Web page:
Andersonville

Kristen Kroepfl trails behind her son Jack, 3, riding his tricycle along North Clark Street. (Photo for the Tribune by Nolan Wells)

Christopher Watson started his search for a condo by reading a tourism guidebook about Chicago, one that included descriptions of its neighborhoods. He liked what was written about Andersonville. After a job interview at Northwestern University in Evanston, he hopped off the elevated train at Berwyn Avenue and took a walk.

"What I read about Andersonville reminded me of my neighborhood in Boston. I thought it would be a fun place to live. It's walkable, friendly and has everything at your doorstep," he said. "That I discovered the area is beautiful was fortuitous."

Watson, now Northwestern's dean of undergraduate admissions, found the two-bedroom, 1½ bath condo that he had dreamed about on a tree-lined street in Andersonville. "There were four that I looked at," he recalled, "but this building was owner-occupied and that meant a lot to me."

For many people, Andersonville is a nebulous area, according to Maggie Finegan of Keller Williams Realty, who has lived and owned property in the neighborhood for over 15 years.

There's East Andersonville, West Andersonville, South Andersonville and just plain Andersonville, she explained. Of the city's 77 official neighborhoods, none of the A'villes are listed. The city wraps it in with Edgewater and a little of Uptown community areas.

The Andersonville Chamber of Commerce doesn't have that problem. It says the neighborhood is bounded by Victoria Street on the north, Ainslie Street on the south, Ravenswood Avenue on the west and Magnolia Avenue on the east. Some, however, say the southern boundary should be Lawrence Avenue.

Within those shaded and historic blocks, condos are selling ahead of the curve, Finegan says, and backs up her statement with figures from the last six months.

Condo sales

"This is a strong condo market," she says, adding prices might be down less than 5 percent. That changes block-by-block and unit-to-unit. Of the 80 condos listed in the last six months, 52 are sold, 19 are spoken for or under contract.

"That's an absorption rate of 12 [sold] per month for six months' worth of inventory," Finegan said. The most popular condos are one- or two-bedroom with an average asking price of $312,000 and an average selling price is $310,000. Most condos are carved from houses, rehabbed with a devotion to upgrades, most notably in the kitchens and bathrooms. Just like single-family houses, these two rooms are of paramount importance to buyers. Finegan says she can count on one hand the number of newly constructed condo buildings in this area. "People want vintage on the outside and modern amenities on the inside."

Quality of life

Buyers in Andersonville seek the quality of life here, Finegan said, referring to the live-and-let-live attitude of the diverse neighborhood. Andersonville was rejuvenated in the 1960s when the state and city officially recognized the contributions of the Swedish immigrants that settled in the area in the mid-1880s.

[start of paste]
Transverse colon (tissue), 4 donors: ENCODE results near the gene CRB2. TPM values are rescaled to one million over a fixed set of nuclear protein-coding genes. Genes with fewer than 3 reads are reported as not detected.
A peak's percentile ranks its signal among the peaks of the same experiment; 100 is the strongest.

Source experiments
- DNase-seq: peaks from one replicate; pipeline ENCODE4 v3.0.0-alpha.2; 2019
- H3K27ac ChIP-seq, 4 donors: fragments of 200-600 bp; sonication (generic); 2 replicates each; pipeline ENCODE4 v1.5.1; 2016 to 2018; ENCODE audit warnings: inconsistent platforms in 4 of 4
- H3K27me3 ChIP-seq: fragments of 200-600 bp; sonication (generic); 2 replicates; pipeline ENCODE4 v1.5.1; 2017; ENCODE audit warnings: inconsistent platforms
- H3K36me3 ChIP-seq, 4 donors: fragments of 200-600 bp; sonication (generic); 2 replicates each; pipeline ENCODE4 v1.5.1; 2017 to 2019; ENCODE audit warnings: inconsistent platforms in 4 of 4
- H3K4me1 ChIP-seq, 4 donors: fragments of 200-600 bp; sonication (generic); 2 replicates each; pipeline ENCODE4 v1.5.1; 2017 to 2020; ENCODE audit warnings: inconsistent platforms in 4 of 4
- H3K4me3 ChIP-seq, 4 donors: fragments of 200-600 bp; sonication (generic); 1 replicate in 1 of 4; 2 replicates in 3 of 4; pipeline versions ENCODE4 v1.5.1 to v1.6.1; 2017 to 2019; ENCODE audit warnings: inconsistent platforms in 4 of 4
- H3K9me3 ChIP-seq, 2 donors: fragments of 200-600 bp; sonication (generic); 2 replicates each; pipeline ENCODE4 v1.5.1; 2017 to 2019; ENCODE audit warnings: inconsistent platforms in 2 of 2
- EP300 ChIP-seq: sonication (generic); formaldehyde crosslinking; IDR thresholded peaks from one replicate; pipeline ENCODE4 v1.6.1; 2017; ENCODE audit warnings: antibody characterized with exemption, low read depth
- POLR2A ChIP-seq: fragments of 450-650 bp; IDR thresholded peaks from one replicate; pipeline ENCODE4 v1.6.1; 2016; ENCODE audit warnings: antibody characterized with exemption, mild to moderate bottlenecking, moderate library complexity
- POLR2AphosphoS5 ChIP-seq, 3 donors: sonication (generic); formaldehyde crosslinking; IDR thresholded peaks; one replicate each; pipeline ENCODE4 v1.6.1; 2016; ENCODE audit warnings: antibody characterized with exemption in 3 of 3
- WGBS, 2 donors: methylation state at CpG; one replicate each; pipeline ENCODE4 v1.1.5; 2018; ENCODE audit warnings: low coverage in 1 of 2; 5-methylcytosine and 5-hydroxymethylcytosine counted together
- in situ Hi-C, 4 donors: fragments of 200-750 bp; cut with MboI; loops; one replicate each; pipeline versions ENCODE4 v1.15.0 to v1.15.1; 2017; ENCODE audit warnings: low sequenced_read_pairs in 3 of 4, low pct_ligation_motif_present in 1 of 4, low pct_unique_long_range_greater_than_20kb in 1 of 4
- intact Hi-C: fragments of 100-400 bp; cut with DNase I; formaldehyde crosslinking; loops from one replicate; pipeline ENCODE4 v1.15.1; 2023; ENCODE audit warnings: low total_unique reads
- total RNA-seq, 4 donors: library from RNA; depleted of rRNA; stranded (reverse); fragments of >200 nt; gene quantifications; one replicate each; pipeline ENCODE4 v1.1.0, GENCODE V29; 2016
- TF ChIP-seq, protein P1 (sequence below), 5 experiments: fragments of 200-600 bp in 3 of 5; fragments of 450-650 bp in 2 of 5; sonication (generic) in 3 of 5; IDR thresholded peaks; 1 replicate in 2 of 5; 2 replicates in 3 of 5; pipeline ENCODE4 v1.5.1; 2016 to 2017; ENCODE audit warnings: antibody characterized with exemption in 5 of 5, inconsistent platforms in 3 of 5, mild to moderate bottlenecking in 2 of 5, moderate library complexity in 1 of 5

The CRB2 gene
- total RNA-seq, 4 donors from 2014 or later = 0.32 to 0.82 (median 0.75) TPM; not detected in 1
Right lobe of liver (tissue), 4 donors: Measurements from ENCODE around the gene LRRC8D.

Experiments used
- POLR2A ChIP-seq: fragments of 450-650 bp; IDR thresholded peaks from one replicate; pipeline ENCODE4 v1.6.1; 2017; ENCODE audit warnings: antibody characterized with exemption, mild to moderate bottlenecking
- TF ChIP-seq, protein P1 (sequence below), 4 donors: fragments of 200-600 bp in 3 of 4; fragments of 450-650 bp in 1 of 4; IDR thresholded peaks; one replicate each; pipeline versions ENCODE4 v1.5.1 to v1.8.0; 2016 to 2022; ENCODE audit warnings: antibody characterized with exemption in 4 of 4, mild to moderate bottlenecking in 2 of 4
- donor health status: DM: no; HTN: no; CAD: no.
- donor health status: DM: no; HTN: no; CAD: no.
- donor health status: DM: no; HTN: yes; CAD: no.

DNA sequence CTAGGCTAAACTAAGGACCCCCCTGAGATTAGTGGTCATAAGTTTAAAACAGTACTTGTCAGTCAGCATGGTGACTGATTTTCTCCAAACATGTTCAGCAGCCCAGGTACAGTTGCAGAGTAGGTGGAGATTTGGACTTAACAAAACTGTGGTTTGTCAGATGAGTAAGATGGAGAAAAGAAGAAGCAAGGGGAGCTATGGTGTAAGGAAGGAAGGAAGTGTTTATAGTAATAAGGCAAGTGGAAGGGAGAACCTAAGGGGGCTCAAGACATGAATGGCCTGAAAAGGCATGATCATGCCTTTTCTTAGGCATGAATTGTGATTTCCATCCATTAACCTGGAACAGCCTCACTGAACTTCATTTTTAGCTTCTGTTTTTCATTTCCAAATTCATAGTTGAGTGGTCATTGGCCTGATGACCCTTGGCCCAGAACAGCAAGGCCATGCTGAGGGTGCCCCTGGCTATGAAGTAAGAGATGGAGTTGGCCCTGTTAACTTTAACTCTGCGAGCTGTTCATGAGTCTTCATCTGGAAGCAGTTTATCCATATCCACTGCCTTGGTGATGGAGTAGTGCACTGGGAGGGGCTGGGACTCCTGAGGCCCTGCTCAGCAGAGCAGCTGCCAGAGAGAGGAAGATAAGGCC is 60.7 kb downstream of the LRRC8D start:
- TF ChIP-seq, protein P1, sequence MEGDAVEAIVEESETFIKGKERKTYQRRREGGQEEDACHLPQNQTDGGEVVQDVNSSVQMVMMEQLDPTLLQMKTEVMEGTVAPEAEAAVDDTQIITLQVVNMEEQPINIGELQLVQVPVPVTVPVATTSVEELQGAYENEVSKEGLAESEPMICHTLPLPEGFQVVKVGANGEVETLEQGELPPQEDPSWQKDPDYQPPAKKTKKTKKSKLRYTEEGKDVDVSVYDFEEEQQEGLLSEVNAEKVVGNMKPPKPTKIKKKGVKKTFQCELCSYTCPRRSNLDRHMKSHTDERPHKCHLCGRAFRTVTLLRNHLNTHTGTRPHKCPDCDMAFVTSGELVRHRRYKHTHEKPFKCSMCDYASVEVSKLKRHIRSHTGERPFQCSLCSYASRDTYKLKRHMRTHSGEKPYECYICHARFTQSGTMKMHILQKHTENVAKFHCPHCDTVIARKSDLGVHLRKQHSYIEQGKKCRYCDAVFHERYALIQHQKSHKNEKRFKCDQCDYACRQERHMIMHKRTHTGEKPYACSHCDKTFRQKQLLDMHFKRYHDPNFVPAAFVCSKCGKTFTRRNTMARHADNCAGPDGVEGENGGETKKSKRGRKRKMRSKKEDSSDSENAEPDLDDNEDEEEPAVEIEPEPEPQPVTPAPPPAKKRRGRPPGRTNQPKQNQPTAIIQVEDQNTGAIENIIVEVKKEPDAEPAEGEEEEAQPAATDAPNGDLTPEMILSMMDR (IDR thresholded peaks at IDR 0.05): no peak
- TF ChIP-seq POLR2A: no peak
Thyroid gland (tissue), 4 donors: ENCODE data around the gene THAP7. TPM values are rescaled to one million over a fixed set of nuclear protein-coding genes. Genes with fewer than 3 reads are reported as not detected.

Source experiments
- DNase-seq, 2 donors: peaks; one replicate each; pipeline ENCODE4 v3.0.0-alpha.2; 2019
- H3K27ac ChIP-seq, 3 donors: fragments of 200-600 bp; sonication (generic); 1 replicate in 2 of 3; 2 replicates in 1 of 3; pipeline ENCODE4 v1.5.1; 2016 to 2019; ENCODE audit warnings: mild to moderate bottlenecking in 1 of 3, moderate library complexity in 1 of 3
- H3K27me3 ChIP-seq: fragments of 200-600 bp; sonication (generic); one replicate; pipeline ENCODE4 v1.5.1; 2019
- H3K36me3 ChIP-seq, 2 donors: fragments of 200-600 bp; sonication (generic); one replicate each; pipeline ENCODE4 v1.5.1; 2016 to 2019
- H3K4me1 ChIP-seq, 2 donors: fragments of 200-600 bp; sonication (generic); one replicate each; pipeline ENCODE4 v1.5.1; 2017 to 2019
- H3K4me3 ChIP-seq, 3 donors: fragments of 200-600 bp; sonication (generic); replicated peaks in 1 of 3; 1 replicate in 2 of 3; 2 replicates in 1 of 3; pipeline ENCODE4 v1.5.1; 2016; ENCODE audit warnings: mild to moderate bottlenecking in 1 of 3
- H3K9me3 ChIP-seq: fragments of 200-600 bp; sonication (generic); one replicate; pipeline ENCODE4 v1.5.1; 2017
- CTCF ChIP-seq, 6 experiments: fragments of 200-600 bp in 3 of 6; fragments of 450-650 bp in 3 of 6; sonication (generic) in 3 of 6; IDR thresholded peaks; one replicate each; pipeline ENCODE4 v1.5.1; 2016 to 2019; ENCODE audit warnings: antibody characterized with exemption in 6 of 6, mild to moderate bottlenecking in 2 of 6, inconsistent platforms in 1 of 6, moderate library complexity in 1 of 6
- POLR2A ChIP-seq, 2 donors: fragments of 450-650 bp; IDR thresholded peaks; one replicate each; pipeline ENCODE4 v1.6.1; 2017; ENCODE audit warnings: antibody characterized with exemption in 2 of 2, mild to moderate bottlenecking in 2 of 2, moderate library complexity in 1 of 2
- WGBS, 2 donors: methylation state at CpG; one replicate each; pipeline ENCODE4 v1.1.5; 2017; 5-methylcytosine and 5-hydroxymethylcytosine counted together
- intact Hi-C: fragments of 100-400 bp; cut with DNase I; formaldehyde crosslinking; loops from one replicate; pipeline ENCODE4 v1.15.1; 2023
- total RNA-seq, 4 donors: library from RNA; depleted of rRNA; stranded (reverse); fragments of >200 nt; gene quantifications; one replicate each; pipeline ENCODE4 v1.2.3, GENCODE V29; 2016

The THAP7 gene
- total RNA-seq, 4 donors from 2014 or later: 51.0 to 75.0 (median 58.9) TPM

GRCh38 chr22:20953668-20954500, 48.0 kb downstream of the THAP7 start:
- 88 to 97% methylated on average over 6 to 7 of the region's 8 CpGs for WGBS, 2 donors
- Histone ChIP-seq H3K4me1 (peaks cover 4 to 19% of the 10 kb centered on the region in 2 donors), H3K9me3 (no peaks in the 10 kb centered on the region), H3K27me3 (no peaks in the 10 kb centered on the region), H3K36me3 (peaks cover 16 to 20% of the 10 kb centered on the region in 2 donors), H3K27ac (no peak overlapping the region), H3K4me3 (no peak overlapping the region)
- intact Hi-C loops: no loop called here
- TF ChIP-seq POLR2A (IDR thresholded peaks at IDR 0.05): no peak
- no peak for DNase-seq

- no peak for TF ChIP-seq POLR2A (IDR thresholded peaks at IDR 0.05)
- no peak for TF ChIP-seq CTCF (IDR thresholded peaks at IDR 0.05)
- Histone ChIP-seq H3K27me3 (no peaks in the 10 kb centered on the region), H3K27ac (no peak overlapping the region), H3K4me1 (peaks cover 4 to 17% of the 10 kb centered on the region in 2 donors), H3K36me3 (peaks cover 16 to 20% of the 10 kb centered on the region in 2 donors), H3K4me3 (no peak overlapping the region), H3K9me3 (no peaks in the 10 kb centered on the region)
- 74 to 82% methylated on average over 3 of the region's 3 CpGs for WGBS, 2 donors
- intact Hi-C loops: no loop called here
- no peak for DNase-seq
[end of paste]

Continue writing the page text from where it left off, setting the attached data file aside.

Andersonville's Midsommarfest started about the same time, said Ellen Shepard, executive director of the Andersonville Chamber of Commerce. Sommarfest 2008 is set for Saturday and Sunday. Booths and stages line the middle of Clark Street, while keeping the sidewalks open.

Shepard is also proud of the low crime rate in Andersonville, which is part of the 20th Police District. "The 20th district has the lowest crime rate in the city," she said.

Clark Street is on a short list to be named a National Historic District, Shepard added. The application was signed by local and state officials and now awaits signature in Washington, D.C.

The 1980s brought another wave of settlers as lesbians and gay residents moved north from Uptown. Today, Andersonville is home to one of the city's largest gay, lesbian, bisexual and transgender communities, which thrives in a harmonious mix of residents evidenced in the baby-buggy brigade, singles, partners and longtime residents mingling over coffee or sharing a bench on one of the landscaped corners.

Diversity of businesses

Clark Street boasts Swedish originals like Svea Restaurant, Simon's Tavern and the Swedish Bakery. The roots of it all are displayed at the Swedish American Museum Center (5211 N Clark. St.) and the Edgewater Historical Society (5258 N. Ashland Ave).

Joel Berman remembers biking from Wilmette to this section of Clark Street as a teenager, returning again as a young adult on dates to then small hole-in-the-wall restaurants.

Berman, a commercial architect with offices on Clark Street, now plays a hand in breathing new life into those holes-in-the-wall, helping to transform them into full-service restaurants and specialty stores. For the street's first wine bar, In Fine Spirits, the motto to "save as much as we can" came as much from the owner as Berman.

A collaboration of business owners have joined the Andersonville Chamber and the Andersonville Development Corp. to form a green initiative for the area called Eco-Andersonville. Berman is chairman of the committee.

Today's Andersonville boasts Middle Eastern, New Orleans and Columbian restaurants, Mexican and Italian bakeries, shops for designer clothing, books, art, furniture and a good cup of coffee.